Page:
There may be tax consequences when selling your home. Here are 10 things to be aware of:
1. Exclusion of gain. You may be able to exclude part or all of the gain from the sale of your home. This rule may apply if you meet the eligibility test. Parts of the test involve your ownership and use of the home. You must have owned and used it as your main residence for at least two out of the five years before the date of sale.
2. Exceptions may apply. There are exceptions to the ownership, use and other rules. One exception applies to persons with a disability. Another applies to certain members of the military. That rule includes certain government and Peace Corps workers. For more information about various exceptions, contact a knowledgeable tax professional.
3. Exclusion limit. The most gain you can exclude from tax is $250,000. This limit is $500,000 for joint returns. The Net Investment Income Tax will not apply to the excluded gain.
4. May not need to report sale. If the gain is not taxable, you may not need to report the sale to the IRS on your tax return.
5. When you must report the sale. You must report the sale on your tax return if you can’t exclude all or part of the gain. You must report the sale if you choose not to claim the exclusion. That’s also true if you get Form 1099-S, Proceeds from Real Estate Transactions. If you report the sale, you may need to pay the Net Investment Income Tax. It’s advisable to talk with a tax specialist on this important question.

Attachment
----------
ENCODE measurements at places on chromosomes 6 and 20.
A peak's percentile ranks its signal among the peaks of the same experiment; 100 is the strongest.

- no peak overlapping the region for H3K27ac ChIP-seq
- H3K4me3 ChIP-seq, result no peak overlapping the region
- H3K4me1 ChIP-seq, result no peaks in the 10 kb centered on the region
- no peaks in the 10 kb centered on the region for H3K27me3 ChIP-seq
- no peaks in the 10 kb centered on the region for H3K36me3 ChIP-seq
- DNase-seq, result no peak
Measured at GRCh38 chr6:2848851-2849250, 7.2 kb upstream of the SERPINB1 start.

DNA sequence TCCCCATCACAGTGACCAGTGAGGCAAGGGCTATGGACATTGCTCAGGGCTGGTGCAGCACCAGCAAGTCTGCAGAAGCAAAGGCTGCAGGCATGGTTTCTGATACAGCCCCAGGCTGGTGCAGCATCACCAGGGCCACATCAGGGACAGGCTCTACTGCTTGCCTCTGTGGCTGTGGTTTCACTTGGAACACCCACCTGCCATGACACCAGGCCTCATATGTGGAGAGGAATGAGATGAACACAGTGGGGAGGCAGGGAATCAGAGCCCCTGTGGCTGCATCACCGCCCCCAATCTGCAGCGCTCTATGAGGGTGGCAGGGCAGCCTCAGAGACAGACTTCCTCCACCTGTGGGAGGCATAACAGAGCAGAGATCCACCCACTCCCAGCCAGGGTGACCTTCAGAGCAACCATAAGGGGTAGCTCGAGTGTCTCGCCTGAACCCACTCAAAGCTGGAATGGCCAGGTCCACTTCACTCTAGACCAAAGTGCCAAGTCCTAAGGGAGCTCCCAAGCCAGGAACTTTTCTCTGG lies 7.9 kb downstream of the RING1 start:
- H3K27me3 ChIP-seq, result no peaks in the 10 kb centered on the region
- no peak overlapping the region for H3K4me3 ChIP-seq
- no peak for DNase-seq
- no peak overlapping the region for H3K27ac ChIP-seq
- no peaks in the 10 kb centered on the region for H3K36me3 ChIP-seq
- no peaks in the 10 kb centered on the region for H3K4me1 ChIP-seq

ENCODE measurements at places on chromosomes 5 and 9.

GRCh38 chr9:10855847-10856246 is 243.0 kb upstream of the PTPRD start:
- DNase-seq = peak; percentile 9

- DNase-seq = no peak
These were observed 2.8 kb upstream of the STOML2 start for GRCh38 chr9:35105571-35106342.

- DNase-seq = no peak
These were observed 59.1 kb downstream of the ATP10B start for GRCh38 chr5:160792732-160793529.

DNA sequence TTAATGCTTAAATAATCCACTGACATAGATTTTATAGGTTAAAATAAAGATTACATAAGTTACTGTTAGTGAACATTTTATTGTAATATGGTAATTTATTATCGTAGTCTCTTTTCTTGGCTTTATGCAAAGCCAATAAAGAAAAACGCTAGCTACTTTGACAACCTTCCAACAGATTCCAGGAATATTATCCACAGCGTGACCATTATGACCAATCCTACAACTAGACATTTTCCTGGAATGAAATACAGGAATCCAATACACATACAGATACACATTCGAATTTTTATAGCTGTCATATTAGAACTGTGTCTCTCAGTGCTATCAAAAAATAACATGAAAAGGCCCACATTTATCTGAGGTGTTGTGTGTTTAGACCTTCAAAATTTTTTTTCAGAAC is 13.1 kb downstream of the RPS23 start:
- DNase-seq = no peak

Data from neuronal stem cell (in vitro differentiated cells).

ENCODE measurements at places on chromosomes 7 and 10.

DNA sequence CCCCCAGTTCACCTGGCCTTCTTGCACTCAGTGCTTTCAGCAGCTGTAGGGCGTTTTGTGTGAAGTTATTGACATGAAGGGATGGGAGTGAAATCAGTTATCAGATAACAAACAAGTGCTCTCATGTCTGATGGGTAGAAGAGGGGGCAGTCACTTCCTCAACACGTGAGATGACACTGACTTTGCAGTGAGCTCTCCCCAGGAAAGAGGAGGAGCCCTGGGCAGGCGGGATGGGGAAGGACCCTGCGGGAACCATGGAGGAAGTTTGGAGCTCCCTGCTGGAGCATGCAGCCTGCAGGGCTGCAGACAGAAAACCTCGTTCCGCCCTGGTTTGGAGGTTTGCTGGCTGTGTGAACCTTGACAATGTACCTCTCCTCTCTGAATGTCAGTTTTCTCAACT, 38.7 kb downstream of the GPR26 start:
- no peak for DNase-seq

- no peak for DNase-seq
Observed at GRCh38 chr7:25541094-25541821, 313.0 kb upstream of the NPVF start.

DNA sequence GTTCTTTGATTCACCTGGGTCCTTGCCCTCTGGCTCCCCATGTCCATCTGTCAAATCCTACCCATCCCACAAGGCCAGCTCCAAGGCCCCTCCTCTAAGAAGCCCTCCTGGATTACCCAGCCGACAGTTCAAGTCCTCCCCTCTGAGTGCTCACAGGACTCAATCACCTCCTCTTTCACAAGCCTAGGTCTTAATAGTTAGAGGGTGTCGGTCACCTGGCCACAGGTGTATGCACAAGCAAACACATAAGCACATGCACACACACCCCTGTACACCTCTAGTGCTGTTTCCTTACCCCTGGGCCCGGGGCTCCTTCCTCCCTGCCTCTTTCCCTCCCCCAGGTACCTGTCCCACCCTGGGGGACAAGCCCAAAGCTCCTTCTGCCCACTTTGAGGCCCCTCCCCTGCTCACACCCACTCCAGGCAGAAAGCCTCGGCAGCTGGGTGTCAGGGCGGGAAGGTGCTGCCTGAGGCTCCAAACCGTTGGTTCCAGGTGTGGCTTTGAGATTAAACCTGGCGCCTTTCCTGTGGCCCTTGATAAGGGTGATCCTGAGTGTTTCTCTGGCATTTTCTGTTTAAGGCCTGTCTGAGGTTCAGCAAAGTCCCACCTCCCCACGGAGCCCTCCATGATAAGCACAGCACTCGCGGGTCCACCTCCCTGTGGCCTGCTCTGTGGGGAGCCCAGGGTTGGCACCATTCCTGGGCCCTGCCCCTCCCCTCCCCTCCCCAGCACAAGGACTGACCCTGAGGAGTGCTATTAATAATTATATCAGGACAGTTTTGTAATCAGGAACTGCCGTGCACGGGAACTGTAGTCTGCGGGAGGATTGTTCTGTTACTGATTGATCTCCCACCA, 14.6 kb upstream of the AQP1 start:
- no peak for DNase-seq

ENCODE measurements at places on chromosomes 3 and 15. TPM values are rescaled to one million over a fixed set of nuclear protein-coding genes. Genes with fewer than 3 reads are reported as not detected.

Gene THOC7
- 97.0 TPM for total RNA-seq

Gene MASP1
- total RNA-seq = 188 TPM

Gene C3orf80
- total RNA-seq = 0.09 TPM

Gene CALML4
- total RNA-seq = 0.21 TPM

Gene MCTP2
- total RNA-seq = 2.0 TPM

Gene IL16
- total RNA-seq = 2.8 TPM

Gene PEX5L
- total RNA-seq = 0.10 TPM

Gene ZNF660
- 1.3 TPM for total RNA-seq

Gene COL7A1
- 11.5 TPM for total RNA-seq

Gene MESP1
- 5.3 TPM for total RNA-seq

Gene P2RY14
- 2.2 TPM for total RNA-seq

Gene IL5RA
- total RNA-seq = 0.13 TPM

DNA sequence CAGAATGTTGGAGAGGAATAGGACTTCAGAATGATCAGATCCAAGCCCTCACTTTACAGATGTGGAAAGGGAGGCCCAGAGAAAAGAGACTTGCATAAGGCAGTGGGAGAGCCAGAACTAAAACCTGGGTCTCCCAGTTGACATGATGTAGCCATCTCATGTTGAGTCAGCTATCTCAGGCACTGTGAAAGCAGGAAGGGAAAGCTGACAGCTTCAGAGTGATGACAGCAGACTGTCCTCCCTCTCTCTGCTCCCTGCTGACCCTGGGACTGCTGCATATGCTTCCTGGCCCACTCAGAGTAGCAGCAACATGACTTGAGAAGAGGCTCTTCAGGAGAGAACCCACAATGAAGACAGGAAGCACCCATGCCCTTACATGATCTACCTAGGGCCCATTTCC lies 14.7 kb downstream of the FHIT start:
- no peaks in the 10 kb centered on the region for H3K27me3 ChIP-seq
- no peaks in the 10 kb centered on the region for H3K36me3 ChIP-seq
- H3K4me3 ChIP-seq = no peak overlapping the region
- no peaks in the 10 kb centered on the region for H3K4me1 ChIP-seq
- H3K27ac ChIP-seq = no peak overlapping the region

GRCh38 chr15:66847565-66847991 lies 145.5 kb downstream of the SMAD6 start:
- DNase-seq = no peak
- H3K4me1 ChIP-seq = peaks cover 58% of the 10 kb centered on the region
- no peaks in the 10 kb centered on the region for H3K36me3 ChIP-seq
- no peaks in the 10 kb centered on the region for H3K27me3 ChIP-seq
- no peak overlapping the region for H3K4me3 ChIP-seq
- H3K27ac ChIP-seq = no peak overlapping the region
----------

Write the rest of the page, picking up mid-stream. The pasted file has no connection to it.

6. Exclusion frequency limit. Generally, you may exclude the gain from the sale of your main home only once every two years. Some exceptions may apply to this rule.
7. Only a main home qualifies. If you own more than one home, you may only exclude the gain on the sale of your main residence. Your main home usually is the home that you live in most of the time.
8. First-time homebuyer credit. If you claimed the first-time homebuyer credit when you bought the home, talk with a tax adviser about the special rules apply when selling.
9. Home sold at a loss. If you sell your main home at a loss, you can’t deduct the loss on your tax return.
10. Report your address change. After you sell your home and move, update your address with the IRS on Form 8822, Change of Address. You can find the address to send it to in the form’s instructions on page two. If you purchase health insurance through the Health Insurance Marketplace, you should also notify the marketplace when you move out of the area covered by your current marketplace plan.
This article is not intended as advice. There are more considerations, tax and otherwise, when selling your home. Consider working with an experienced tax professional for the best outcome.
Norm Grill, CPA, (N.Grill@GRILL1.com) is managing partner of Grill & Partners, LLC (), certified public accountants and consultants to closely held companies and high-net-worth individuals, with offices in Fairfield and Darien, 203-254-3880.